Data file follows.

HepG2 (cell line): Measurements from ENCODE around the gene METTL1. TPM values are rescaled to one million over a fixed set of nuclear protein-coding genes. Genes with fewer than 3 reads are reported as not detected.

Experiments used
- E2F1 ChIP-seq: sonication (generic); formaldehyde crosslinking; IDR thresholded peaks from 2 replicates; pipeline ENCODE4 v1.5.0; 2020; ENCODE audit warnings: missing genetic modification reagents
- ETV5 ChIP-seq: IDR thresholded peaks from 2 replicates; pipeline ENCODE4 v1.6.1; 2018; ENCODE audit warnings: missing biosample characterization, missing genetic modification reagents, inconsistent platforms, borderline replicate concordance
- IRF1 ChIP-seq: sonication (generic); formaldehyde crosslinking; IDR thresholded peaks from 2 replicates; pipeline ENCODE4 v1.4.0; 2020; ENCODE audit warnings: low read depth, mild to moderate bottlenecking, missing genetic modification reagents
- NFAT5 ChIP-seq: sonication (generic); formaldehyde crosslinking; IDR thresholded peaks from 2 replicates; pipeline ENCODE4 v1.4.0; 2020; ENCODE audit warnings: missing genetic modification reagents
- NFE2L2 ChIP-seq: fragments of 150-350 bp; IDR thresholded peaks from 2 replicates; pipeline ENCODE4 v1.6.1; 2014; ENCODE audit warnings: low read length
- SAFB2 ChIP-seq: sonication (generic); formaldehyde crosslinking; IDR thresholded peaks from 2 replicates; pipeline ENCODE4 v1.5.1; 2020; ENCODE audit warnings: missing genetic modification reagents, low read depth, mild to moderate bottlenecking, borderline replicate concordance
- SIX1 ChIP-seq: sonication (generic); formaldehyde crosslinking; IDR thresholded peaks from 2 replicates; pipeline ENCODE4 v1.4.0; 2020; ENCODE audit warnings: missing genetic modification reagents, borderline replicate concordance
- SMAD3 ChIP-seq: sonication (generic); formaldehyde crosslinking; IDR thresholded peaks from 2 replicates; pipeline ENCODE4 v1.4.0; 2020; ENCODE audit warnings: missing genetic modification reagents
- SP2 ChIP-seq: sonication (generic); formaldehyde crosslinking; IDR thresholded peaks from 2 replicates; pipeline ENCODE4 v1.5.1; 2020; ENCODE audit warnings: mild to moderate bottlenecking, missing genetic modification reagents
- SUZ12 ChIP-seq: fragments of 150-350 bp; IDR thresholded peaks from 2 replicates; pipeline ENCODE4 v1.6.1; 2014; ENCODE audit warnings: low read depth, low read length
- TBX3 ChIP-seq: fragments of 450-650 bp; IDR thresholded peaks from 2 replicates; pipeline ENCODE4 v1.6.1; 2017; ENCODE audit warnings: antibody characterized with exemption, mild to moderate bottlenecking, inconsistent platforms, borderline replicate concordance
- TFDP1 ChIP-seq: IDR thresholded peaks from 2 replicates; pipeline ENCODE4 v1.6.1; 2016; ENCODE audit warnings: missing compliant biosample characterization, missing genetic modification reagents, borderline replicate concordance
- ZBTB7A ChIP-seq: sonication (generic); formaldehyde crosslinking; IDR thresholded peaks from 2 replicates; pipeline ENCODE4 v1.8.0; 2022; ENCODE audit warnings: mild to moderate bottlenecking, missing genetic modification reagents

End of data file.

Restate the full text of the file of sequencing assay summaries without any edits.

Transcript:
HepG2 (cell line): Measurements from ENCODE around the gene METTL1. TPM values are rescaled to one million over a fixed set of nuclear protein-coding genes. Genes with fewer than 3 reads are reported as not detected.

Experiments used
- E2F1 ChIP-seq: sonication (generic); formaldehyde crosslinking; IDR thresholded peaks from 2 replicates; pipeline ENCODE4 v1.5.0; 2020; ENCODE audit warnings: missing genetic modification reagents
- ETV5 ChIP-seq: IDR thresholded peaks from 2 replicates; pipeline ENCODE4 v1.6.1; 2018; ENCODE audit warnings: missing biosample characterization, missing genetic modification reagents, inconsistent platforms, borderline replicate concordance
- IRF1 ChIP-seq: sonication (generic); formaldehyde crosslinking; IDR thresholded peaks from 2 replicates; pipeline ENCODE4 v1.4.0; 2020; ENCODE audit warnings: low read depth, mild to moderate bottlenecking, missing genetic modification reagents
- NFAT5 ChIP-seq: sonication (generic); formaldehyde crosslinking; IDR thresholded peaks from 2 replicates; pipeline ENCODE4 v1.4.0; 2020; ENCODE audit warnings: missing genetic modification reagents
- NFE2L2 ChIP-seq: fragments of 150-350 bp; IDR thresholded peaks from 2 replicates; pipeline ENCODE4 v1.6.1; 2014; ENCODE audit warnings: low read length
- SAFB2 ChIP-seq: sonication (generic); formaldehyde crosslinking; IDR thresholded peaks from 2 replicates; pipeline ENCODE4 v1.5.1; 2020; ENCODE audit warnings: missing genetic modification reagents, low read depth, mild to moderate bottlenecking, borderline replicate concordance
- SIX1 ChIP-seq: sonication (generic); formaldehyde crosslinking; IDR thresholded peaks from 2 replicates; pipeline ENCODE4 v1.4.0; 2020; ENCODE audit warnings: missing genetic modification reagents, borderline replicate concordance
- SMAD3 ChIP-seq: sonication (generic); formaldehyde crosslinking; IDR thresholded peaks from 2 replicates; pipeline ENCODE4 v1.4.0; 2020; ENCODE audit warnings: missing genetic modification reagents
- SP2 ChIP-seq: sonication (generic); formaldehyde crosslinking; IDR thresholded peaks from 2 replicates; pipeline ENCODE4 v1.5.1; 2020; ENCODE audit warnings: mild to moderate bottlenecking, missing genetic modification reagents
- SUZ12 ChIP-seq: fragments of 150-350 bp; IDR thresholded peaks from 2 replicates; pipeline ENCODE4 v1.6.1; 2014; ENCODE audit warnings: low read depth, low read length
- TBX3 ChIP-seq: fragments of 450-650 bp; IDR thresholded peaks from 2 replicates; pipeline ENCODE4 v1.6.1; 2017; ENCODE audit warnings: antibody characterized with exemption, mild to moderate bottlenecking, inconsistent platforms, borderline replicate concordance
- TFDP1 ChIP-seq: IDR thresholded peaks from 2 replicates; pipeline ENCODE4 v1.6.1; 2016; ENCODE audit warnings: missing compliant biosample characterization, missing genetic modification reagents, borderline replicate concordance
- ZBTB7A ChIP-seq: sonication (generic); formaldehyde crosslinking; IDR thresholded peaks from 2 replicates; pipeline ENCODE4 v1.8.0; 2022; ENCODE audit warnings: mild to moderate bottlenecking, missing genetic modification reagents